Tax time can be a nail biter. If you’ve had any significant life changes, such as getting married, buying or selling a home, switching to a new job or having a child, you may see an impact on your taxes. If you’re concerned about whether you will owe or get a refund, you can use the documentation you have on hand to figure out whether you will have an IRS balance to pay.
With the complexity of the United States tax laws, you may also want to consider having a tax professional review your calculations before you file. You can also use software to compute or double check your calculations. Even if you are using other resources to complete your taxes, it never hurts to have an idea of what to expect by doing your own calculations.
IRS Balance or Refund on Taxes
The first step in finding out if you will owe the IRS or get a refund is to determine your income for the year. Gather all your income documentation and your spouse’s as well if you’re filing jointly. This includes your gross income from any work you do, income that’s reported on a Form 1099, any unemployment compensation you’ve received and any distributions from a retirement account. Any income needs to be included, such as interest you’ve earned on investments or other accounts. Add all this up to determine your gross income.
Fortunately, your gross income is not the basis for your taxes. The IRS bases your tax rate on your adjusted gross income. To find your AGI, subtract allowable expenses. These include educator expenses, moving expenses in some circumstances, contributions to a traditional IRA and student loan interest deductions. You can find details about allowable expenses in the instructions for Form 1040. Once you subtract these items, you have your AGI.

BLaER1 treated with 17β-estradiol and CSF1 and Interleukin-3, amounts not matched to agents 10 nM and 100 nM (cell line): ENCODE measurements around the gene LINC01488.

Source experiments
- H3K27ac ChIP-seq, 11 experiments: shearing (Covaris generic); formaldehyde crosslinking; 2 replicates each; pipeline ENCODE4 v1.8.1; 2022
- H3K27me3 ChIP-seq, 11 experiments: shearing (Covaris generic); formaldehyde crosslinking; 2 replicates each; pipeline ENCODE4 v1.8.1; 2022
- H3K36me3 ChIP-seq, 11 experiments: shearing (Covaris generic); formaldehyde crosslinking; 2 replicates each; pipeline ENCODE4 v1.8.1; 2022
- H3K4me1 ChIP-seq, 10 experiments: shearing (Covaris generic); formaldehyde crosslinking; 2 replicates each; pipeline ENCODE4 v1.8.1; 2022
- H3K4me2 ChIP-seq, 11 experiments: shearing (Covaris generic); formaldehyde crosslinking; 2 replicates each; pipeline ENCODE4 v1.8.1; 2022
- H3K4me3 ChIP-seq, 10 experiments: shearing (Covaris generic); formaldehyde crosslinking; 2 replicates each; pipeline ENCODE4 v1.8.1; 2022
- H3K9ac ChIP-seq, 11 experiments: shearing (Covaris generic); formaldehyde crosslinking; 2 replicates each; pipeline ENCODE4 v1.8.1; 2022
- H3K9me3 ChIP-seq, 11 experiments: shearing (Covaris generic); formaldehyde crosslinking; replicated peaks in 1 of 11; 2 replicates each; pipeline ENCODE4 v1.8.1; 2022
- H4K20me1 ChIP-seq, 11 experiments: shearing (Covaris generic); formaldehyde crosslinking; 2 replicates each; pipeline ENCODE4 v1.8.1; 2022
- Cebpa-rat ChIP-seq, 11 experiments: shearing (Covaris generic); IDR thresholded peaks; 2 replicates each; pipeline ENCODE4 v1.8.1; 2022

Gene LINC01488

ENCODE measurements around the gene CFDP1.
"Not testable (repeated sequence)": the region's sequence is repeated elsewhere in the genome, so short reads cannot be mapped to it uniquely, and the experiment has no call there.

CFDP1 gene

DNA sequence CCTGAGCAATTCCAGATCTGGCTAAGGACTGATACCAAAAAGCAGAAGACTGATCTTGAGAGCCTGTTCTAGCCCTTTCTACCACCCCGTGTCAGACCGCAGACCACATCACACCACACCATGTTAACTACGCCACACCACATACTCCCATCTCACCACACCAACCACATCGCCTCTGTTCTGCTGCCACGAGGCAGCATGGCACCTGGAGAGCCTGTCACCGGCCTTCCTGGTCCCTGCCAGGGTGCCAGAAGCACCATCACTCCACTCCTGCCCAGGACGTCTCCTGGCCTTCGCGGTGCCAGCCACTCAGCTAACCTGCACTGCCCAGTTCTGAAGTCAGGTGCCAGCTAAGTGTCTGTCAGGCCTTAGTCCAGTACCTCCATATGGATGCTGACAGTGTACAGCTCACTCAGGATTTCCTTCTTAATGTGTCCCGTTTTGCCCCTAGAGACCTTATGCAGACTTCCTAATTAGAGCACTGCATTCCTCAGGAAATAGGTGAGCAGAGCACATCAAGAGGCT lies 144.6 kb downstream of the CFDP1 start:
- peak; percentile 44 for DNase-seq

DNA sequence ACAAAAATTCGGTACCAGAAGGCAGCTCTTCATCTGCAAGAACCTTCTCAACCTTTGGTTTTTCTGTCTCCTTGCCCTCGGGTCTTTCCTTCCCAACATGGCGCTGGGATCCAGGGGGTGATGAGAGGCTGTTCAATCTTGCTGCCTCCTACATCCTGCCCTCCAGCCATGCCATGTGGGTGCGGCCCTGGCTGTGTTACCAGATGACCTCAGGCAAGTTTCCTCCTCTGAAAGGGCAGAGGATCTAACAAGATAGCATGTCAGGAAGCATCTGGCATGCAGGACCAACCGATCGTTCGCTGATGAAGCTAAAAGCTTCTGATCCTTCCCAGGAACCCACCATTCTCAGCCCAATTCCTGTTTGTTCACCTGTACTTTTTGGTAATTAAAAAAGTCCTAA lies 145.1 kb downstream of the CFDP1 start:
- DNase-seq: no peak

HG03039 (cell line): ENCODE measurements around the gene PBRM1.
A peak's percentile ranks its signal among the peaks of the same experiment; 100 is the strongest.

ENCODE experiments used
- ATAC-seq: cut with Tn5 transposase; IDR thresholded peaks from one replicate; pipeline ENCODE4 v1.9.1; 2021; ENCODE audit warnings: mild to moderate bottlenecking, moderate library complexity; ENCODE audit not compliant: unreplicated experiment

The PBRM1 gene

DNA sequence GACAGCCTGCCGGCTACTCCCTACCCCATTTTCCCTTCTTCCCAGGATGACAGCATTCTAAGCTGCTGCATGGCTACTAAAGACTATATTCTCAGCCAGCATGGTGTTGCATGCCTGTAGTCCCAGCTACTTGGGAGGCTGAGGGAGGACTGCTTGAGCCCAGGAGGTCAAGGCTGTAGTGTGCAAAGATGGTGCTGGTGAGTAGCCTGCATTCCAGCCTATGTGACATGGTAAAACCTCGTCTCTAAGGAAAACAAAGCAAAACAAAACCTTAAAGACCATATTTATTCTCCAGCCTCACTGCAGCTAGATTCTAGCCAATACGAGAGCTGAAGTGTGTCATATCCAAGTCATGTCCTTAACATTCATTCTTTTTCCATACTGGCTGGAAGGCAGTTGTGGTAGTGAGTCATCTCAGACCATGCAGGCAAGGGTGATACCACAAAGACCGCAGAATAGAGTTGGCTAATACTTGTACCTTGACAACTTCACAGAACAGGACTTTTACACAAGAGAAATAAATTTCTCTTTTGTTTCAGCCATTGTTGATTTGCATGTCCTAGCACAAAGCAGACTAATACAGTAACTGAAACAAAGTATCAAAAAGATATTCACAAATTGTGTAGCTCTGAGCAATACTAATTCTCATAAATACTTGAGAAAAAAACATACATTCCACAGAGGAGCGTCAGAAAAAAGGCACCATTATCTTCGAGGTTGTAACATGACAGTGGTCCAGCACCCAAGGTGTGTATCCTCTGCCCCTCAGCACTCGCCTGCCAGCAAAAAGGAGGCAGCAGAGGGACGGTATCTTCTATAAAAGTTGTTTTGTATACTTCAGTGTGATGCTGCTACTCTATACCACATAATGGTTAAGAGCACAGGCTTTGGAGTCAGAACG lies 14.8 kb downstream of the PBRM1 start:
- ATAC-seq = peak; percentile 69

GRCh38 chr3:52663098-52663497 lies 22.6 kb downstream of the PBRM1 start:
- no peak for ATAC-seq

Once you have your AGI, you can subtract either your itemized deductions or your standard deduction. Itemized deductions include business expenses and medical expenses, while your standard deduction is a flat rate based on your filing status. For example, the standard deduction for a single filer in 2017 was $6,350. You may want to figure out both and use whichever is higher to find your tax rate.
If you’re filing taxes for the 2017 tax year or before, you can also deduct personal exemptions. You can generally take one deduction for each taxpayer on your tax return as well as your dependents. The personal exemption for 2017 is $4,050 per person.
Once you’ve subtracted your deductions (and exemptions if applicable), you have your taxable income. Find the tax brackets for the appropriate year to determine the total you owe in taxes. Keep in mind that the U.S. has a progressive tax, which means that as your income increases, your taxes on that income will increase. For example, if you were a single taxpayer with a taxable income of $50,000 in 2017, you would owe 10 percent of the first $9,325, 15 percent of your income from $9,326-$37,950 and 25 percent for your income over $37,950, which comes to $8,238.75.